Douglas Harper's Online Etymology Dictionary states that the term "Lingua Franca" (as the name of the particular language) was first recorded in English during the 1670s,[21] although an even earlier example of the use of it in English is attested from 1632, where it is also referred to as "Bastard Spanish".[22]

The term is well established in its naturalization to English, which is why major dictionaries do not italicize it as a "foreign" term.[23][24][25]

Its plurals in English are lingua francas and linguae francae,[24][25] with the former being first-listed[24][25] or only-listed[23] in major dictionaries.

The use of lingua francas has existed since antiquity. Latin and Koine Greek were the lingua francas of the Roman Empire and the Hellenistic culture. Akkadian (died out during Classical antiquity) and then Aramaic remained the common languages of a large part of Western Asia from several earlier empires.[26][27]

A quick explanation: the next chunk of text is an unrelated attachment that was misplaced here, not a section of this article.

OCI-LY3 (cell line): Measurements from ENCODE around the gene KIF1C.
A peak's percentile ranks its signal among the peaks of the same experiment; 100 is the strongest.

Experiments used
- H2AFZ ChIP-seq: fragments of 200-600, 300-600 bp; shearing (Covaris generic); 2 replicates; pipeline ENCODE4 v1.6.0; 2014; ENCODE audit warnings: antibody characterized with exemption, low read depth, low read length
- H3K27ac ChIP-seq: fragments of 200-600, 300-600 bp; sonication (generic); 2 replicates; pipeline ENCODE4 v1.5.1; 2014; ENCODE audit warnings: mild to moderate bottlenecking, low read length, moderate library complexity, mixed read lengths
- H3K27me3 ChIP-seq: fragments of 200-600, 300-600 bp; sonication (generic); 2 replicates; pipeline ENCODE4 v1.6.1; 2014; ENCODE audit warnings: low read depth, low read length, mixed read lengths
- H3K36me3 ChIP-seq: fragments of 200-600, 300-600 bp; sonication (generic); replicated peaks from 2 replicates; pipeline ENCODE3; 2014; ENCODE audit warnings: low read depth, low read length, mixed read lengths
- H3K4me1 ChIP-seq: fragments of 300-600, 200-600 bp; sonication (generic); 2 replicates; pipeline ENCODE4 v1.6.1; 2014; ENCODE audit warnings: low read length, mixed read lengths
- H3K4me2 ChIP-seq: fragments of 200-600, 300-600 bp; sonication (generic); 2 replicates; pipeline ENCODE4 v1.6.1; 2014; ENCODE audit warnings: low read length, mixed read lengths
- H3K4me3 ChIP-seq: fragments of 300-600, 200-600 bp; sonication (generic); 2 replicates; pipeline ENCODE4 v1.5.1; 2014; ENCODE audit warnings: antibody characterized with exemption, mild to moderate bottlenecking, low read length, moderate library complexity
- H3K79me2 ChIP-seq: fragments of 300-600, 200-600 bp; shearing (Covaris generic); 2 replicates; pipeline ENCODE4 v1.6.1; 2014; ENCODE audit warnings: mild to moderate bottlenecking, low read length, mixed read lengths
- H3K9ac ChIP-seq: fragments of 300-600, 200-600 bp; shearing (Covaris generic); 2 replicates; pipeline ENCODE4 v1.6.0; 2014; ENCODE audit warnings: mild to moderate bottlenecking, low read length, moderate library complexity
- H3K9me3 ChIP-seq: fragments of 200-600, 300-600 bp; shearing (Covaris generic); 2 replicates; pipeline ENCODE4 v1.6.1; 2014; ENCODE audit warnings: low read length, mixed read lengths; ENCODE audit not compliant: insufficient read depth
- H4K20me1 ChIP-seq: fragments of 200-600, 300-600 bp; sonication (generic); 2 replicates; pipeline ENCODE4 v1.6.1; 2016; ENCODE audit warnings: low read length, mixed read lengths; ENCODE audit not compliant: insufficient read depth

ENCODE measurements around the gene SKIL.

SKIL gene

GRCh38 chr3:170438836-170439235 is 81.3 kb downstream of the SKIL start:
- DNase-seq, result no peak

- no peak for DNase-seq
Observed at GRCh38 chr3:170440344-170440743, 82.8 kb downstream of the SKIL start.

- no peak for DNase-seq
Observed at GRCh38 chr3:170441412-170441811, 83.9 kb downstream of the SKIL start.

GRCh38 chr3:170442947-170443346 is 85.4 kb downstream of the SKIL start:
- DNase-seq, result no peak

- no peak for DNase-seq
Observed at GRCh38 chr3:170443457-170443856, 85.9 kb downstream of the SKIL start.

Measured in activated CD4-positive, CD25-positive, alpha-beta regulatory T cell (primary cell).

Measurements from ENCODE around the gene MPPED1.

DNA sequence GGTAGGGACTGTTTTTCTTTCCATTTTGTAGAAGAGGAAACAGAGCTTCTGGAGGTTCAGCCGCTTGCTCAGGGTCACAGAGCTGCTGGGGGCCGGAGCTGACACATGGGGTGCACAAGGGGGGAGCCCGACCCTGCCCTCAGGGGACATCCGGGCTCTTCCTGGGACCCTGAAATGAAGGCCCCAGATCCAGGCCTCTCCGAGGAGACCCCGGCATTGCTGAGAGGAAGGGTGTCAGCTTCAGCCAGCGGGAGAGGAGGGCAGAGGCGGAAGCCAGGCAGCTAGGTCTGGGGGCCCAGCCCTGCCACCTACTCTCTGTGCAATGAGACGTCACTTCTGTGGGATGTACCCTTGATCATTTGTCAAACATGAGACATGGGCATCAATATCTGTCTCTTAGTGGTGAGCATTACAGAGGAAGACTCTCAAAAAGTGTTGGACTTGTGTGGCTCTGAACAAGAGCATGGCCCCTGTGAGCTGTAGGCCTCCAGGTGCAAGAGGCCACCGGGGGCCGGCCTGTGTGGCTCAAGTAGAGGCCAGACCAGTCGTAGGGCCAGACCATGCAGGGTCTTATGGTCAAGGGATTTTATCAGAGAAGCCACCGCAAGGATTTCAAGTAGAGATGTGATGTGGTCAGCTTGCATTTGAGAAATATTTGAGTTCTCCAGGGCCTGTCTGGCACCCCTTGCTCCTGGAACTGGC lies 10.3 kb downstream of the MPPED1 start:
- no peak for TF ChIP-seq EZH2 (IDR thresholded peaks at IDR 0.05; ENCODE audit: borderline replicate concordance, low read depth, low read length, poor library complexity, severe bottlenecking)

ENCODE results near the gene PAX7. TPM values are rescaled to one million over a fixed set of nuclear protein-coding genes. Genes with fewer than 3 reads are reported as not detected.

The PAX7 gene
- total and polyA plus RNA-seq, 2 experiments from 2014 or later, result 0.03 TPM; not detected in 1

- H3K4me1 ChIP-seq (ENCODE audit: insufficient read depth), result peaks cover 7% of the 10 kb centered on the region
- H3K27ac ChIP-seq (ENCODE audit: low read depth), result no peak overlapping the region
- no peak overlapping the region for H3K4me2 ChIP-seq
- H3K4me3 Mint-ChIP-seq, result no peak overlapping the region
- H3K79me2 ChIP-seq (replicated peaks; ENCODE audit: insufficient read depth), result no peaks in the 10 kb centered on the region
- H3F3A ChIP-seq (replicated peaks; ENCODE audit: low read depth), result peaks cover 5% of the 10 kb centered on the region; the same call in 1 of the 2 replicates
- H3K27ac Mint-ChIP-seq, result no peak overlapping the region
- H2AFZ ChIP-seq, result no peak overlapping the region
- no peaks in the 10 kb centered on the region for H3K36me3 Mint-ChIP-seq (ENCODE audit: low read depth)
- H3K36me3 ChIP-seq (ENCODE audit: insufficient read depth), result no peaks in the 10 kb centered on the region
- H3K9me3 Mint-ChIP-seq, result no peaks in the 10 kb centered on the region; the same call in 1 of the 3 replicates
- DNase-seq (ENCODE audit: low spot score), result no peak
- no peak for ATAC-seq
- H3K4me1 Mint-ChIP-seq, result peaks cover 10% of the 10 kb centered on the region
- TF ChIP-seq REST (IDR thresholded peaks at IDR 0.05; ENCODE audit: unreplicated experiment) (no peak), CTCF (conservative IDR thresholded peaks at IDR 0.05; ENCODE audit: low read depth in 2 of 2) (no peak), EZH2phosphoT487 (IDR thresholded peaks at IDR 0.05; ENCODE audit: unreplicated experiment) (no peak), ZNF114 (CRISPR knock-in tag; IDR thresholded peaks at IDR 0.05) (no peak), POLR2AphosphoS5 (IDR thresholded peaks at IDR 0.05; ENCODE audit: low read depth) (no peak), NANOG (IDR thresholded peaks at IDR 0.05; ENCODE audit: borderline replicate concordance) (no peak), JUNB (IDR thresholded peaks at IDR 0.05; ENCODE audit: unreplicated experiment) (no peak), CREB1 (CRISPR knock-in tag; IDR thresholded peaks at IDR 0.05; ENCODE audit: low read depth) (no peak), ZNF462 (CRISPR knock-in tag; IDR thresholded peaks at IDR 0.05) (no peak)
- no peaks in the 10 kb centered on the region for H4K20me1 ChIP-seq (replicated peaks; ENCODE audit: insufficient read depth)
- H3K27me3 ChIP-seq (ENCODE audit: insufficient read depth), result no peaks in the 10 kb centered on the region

The majority of pre-colonial North American nations communicated internationally using Hand Talk.[28][29] Also called Prairie Sign Language, Plains Indian Sign Language, or First Nations Sign Language, this language functioned predominately—and still continues to function[30]—as a second language within most of the (now historical) countries of the Great Plains, from Newe Segobia in the West to Anishinaabewaki in the East, down into what are now the northern states of Mexico and up into Cree Country stopping before Denendeh.[31][32] The relationship remains unknown between Hand Talk and other manual Indigenous languages like Keresan Sign Language and Plateau Sign Language, the latter of which is now extinct (though Ktunaxa Sign Language is still spoken).[33] Although unrelated, perhaps Inuit Sign Language played and continues to play a similar role across Inuit Nunangat and the various Inuit dialects. The original Hand Talk is found across Indian Country in pockets, but it has also been employed to create new or revive old languages, such as with Oneida Sign Language.[34]